Surface temperature in India follows global warming trend (IndianExpress)

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A scientific study published in the journal of American Meteorological Society suggested that last year’s Uttarakhand floods could be directly linked to climate change. (Source: PTI)
Earlier this week, the Intergovernmental Panel on Climate Change (IPCC) reiterated its earlier warnings on global warming, saying there was now “unequivocal” evidence that global temperature was rising, leading to “unprecedented” changes in climate systems. The IPCC report said the period from 1983 to 2012 was probably the warmest 30-year period in the last 1400 years.

Though data for that long is not available in India, a consistent rise in temperature is being observed in the surface temperature over the country, in conformity with the global trend. The opening decade of the 21st century was the warmest decade in the last 110 years at least. The mean temperature, averaged over the entire country, between 2000-2010 was almost 1 degree Celsius higher than that between 1901-1910.  Eight of the ten warmest years since 1900 have also been recorded in this decade.
This is very similar to the rise in average global temperatures which increased by about 0.85 degrees between 1880 and 2012, according to the latest IPCC report. The IPCC says the world must limit the rise in global temperatures to within 2 degree Celsius, as compared to 1850 levels, to avoid “catastrophic” effects.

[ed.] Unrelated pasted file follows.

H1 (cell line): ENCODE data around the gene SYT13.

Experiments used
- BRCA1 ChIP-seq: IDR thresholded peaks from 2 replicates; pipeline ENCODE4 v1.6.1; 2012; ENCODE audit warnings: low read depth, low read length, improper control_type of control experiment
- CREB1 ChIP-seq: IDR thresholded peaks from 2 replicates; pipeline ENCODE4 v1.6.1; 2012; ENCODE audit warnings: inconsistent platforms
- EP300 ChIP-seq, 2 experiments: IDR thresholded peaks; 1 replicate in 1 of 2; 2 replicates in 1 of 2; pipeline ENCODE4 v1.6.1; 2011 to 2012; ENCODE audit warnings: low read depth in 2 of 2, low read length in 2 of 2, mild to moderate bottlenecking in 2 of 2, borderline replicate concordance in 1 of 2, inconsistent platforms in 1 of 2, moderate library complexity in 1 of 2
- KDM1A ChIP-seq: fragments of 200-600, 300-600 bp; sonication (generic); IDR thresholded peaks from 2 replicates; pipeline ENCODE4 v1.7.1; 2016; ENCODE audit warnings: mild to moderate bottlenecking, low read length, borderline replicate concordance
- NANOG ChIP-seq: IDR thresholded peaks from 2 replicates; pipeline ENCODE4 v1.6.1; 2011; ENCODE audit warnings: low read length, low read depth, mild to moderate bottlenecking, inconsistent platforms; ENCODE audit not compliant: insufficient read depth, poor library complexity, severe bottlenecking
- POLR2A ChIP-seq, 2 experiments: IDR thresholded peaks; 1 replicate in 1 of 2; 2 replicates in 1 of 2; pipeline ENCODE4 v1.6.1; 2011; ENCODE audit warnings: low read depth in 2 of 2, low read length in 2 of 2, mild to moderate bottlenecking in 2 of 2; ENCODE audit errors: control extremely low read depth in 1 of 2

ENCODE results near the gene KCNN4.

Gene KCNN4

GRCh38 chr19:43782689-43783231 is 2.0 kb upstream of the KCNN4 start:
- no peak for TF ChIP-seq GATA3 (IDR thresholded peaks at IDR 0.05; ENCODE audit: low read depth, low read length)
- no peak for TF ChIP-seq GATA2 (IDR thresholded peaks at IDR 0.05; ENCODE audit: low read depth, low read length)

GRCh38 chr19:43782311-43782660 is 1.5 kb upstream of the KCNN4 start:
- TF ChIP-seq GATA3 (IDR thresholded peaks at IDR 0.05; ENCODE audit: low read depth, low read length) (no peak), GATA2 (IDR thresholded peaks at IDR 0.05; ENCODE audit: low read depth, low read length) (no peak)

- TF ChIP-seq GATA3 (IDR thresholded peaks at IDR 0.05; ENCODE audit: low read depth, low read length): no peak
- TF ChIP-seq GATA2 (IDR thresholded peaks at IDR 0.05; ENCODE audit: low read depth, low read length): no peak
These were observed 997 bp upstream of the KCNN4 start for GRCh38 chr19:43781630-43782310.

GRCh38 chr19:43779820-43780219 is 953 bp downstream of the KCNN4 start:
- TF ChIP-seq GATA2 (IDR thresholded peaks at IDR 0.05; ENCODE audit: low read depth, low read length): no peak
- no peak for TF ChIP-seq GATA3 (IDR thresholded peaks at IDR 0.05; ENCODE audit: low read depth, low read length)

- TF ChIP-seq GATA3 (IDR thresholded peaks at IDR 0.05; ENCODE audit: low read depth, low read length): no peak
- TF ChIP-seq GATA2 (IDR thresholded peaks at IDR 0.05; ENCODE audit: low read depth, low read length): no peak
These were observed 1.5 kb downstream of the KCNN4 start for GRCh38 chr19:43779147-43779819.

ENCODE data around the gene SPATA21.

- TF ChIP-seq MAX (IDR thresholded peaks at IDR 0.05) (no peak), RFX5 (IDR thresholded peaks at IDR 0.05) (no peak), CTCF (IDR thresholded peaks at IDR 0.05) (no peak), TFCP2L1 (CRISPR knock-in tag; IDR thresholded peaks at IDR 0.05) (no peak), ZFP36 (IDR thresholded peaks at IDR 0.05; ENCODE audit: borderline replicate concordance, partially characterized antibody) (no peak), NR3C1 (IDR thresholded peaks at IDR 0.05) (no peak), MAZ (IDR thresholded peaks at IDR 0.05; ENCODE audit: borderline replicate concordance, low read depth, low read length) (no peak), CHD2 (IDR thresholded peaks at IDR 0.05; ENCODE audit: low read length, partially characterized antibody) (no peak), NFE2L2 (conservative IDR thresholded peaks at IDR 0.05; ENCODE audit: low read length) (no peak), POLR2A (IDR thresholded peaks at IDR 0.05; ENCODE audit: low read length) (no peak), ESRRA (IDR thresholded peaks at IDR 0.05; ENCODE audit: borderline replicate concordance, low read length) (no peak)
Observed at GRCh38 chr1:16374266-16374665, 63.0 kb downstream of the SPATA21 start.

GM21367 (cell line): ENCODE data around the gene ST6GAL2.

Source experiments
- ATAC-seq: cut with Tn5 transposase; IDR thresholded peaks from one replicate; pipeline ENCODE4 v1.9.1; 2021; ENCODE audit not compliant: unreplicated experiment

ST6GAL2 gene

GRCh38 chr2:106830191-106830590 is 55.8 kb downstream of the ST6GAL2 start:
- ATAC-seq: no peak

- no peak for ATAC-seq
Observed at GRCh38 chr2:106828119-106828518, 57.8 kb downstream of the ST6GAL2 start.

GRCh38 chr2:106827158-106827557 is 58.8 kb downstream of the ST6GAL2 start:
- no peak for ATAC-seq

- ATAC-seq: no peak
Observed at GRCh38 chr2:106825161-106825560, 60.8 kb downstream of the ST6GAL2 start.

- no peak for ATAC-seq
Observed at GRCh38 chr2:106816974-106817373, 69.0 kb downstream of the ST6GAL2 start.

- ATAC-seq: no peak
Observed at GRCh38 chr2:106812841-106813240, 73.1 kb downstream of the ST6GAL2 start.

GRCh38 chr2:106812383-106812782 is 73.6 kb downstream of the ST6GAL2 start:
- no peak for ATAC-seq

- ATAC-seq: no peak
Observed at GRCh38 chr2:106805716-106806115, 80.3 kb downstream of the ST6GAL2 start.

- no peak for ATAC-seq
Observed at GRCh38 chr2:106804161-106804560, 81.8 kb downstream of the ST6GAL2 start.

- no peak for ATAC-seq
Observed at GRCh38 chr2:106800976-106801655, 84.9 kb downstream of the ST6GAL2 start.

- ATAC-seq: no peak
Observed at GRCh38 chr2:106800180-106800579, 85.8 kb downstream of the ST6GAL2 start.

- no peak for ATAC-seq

According to the data kept by the Ministry of Earth Sciences, the rate of increase in mean temperatures over India in the last three decades has been relatively higher than in the previous decades.
The maximum and minimum temperatures, averaged over the country as a whole, have also been showing an increasing trend. The average maximum temperature in the decade 2000-1010 was 1.27 degree higher than that in the decade 1901-1910. The corresponding difference in the average minimum temperature was relatively less at 0.54 degree Celsius.
The warming is projected to have wide-ranging impacts in the subcontinent. Food production is likely to be affected, water availability might go down, sea-levels are expected to rise, and the frequency of extreme events like floods, squalls, prolonged and excessive rainfall, and droughts is likely to increase.
Recently, a scientific study published in the journal of American Meteorological Society suggested that last year’s Uttarakhand floods could be directly linked to climate change. It was probably the first time that any individual weather event in India was attributed to climate change.
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